Gerry Taggart

Gerry Taggart’s Pre-Season: Hill Runs & Psychological Benefits

Having spent nearly two decades as a professional footballer, Gerry Taggart would always reap the physical and psychological benefits of a collection of diverse pre-season schedules.
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Taggart’s 19-year career consisted of spells spent at six different football clubs, including six seasons at the Foxes, where he lifted the League Cup in 2000 under Martin O’Neill.

It was under his fellow countryman that Taggart experienced some of his most challenging pre-season campaigns, with fitness work often at the top of the agenda upon returning from a summer break.

“For me, like a lot of players, it was probably the most difficult part of being a professional footballer, but it was necessary,” said Taggart.

“I always looked forward to getting back into the Football Club after the summer break and you knew that for one whole month, if not longer, you were going to be put through your paces.

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Gerry Taggart
Gerry Taggart

Gerry Taggart undergoes pre-season testing alongside City team-mates Tony Cottee and Arnar Gunnlaugsson.

“It was a necessary evil, so you just got your head down and got through it. What that did was get your brain back on that focus line where you needed to be before the season started. It was also good psychologically, as well as the physical benefits.

“You always try and come in at a decent weight because that was played upon heavily. There were your fitness levels as well, you didn’t want to be lagging behind coming in and being at the back of the queue.

“Realising what you were going to be put through in pre-season sometimes made you a bit apprehensive, especially when you’ve done three or four days’ hard work and then at the end of the week, you’re doing a timed hill run, which when your body is aching already, isn’t what you wanted to hear.

“You were all in the same boat, and it was a good way of bonding the team as well.”

Realising what you were going to be put through in pre-season sometimes made you a bit apprehensive, especially when you’ve done three or four days’ hard work.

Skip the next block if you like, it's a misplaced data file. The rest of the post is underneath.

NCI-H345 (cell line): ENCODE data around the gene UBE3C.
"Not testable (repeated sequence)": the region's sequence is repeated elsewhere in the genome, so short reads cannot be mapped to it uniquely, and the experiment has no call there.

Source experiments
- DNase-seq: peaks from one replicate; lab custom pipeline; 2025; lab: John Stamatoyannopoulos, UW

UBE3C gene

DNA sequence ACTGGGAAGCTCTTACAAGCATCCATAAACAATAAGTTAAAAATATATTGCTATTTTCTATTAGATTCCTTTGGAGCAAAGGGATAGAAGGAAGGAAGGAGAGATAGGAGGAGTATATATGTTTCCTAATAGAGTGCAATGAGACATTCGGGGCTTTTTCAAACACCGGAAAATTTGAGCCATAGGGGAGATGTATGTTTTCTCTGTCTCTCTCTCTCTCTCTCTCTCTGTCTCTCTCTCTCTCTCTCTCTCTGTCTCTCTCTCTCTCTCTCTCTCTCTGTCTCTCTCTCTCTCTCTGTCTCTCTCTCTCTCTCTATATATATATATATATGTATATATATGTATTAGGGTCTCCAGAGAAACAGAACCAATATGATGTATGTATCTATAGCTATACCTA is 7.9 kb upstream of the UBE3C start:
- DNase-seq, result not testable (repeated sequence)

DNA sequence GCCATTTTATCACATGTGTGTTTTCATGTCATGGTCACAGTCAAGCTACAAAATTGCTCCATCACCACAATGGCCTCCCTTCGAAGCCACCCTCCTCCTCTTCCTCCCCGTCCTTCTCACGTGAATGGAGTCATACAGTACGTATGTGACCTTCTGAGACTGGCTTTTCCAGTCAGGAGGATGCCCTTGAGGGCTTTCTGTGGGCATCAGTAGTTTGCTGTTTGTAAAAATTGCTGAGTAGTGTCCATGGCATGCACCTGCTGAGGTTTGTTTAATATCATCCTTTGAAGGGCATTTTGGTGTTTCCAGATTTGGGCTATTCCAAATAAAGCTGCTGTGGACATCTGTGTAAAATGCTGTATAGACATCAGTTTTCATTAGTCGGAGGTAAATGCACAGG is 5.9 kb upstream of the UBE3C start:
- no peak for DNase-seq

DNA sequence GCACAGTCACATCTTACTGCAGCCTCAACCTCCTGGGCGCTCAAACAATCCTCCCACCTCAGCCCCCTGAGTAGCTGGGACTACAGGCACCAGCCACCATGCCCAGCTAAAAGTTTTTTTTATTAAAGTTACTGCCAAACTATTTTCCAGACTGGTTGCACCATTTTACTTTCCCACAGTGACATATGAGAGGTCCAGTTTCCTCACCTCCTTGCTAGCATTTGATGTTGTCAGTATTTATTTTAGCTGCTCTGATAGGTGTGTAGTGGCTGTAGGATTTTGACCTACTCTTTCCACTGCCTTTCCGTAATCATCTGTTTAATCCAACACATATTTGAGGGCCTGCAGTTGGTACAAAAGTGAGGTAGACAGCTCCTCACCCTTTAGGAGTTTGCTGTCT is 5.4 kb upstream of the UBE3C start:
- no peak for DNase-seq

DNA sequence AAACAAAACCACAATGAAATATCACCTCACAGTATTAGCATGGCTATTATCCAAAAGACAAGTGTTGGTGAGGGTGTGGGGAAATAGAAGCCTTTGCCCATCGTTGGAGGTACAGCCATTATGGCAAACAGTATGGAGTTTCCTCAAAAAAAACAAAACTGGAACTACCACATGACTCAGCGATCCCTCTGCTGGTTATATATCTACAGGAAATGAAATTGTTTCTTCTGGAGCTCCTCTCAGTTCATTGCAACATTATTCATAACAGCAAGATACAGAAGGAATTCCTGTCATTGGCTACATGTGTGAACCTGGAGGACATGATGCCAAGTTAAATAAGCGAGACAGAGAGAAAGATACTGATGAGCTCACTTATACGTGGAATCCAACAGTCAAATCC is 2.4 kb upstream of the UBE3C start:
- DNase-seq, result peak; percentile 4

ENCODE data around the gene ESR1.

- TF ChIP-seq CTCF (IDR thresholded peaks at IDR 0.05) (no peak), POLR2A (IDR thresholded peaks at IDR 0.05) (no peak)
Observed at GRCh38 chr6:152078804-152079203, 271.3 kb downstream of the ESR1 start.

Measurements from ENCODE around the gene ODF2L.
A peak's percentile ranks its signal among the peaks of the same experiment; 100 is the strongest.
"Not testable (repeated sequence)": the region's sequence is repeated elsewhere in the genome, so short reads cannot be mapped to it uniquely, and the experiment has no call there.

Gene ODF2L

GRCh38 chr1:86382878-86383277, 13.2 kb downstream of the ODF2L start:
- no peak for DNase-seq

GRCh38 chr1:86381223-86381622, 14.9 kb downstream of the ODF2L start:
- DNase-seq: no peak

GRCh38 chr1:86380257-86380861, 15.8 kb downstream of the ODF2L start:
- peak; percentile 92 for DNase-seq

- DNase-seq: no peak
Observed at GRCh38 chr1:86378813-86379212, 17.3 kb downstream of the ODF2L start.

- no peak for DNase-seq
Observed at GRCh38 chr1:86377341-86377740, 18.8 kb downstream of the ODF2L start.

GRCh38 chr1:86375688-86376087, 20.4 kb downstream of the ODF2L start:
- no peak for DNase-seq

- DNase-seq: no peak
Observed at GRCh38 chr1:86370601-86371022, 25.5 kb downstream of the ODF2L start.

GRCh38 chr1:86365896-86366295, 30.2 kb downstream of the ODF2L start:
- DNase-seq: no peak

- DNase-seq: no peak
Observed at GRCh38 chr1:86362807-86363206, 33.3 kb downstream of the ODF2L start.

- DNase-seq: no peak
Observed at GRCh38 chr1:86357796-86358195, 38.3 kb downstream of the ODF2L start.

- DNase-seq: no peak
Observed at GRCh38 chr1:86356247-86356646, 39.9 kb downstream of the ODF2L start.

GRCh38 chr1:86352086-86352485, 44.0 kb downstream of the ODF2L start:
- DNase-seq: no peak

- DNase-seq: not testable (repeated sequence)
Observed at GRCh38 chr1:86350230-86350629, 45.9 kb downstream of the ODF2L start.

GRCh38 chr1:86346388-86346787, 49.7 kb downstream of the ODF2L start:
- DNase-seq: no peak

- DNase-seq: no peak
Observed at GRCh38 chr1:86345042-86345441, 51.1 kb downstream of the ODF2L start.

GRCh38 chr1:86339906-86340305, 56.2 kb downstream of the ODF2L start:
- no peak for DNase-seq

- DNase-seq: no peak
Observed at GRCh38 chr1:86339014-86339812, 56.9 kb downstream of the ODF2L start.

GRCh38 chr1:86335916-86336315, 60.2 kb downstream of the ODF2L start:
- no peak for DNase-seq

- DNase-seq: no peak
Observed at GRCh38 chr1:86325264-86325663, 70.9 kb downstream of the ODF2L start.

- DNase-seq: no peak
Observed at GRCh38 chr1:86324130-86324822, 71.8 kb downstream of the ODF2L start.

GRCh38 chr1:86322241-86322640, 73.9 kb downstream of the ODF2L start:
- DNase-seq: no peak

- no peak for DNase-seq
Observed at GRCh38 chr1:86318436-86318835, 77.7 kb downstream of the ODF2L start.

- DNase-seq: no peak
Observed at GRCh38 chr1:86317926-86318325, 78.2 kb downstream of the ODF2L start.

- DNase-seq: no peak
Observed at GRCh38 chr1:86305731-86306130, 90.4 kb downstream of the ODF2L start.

Gerry Taggart LCFC.com

It was the variety of pre-season routines that Taggart felt helped him and his team-mates through an unenviable period of time where gruelling fitness sessions dominated the early weeks of pre-season.

“One of the hardest [pre-seasons] I’ve ever done was under Martin O’Neill here,” said Taggart. “There were a lot of hill runs, races almost.

“They were pretty hard, but they were varied as well, which I suppose helps you get over thinking about the hard work if it’s going to be varied. That was an important thing and it helped us get through it.”

Taggart says there are different kinds of fitness, and while he would often finish in the middle of the group when it came to running, he would be one of the most impressive in cardiovascular exercises such as rowing.

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Peter Taylor and Gerry Taggart
Peter Taylor and Gerry Taggart

The former Northern Ireland defender says pre-season differed slightly depending on which manager was in charge of the Foxes.

“I used to be on the rowing machine – myself and Emile Heskey,” said the City legend. “When it came to running, you’re talking about Muzzy Izzet, Steve Guppy and Emile Heskey.

“It was a case for the likes of myself making sure that I wasn’t at the back! The little tricky winger types were always up there, but in the rowing, I’d always come top of the tree.”

For Taggart, heading abroad for pre-season trips resulted in intense training camps which allowed fitness staff to spend lengthy periods of time with players to ensure they are in peak condition for the campaign ahead.

The coaching staff can have their wicked way with you for a week and in between that, you get to play against some decent football clubs as well.

Gerry Taggart LCFC.com

Taggart added: “In the mid ‘90s, when I was at Bolton, we started going abroad and that carried on. I’ve been to various countries including Portugal and Scandinavian countries as well – Finland was a good trip. I’ve been to the Austrian alps and places like that.

“It gives you a chance to get away and have double sessions every day. Clubs do it because you’re in an environment at a hotel with a training complex nearby.

“The coaching staff can have their wicked way with you for a week and in between that, you get to play against some decent football clubs as well, who are also on their pre-season.

"I remember one year at Stoke, we played against Roma in Austria. That was an interesting trip.”

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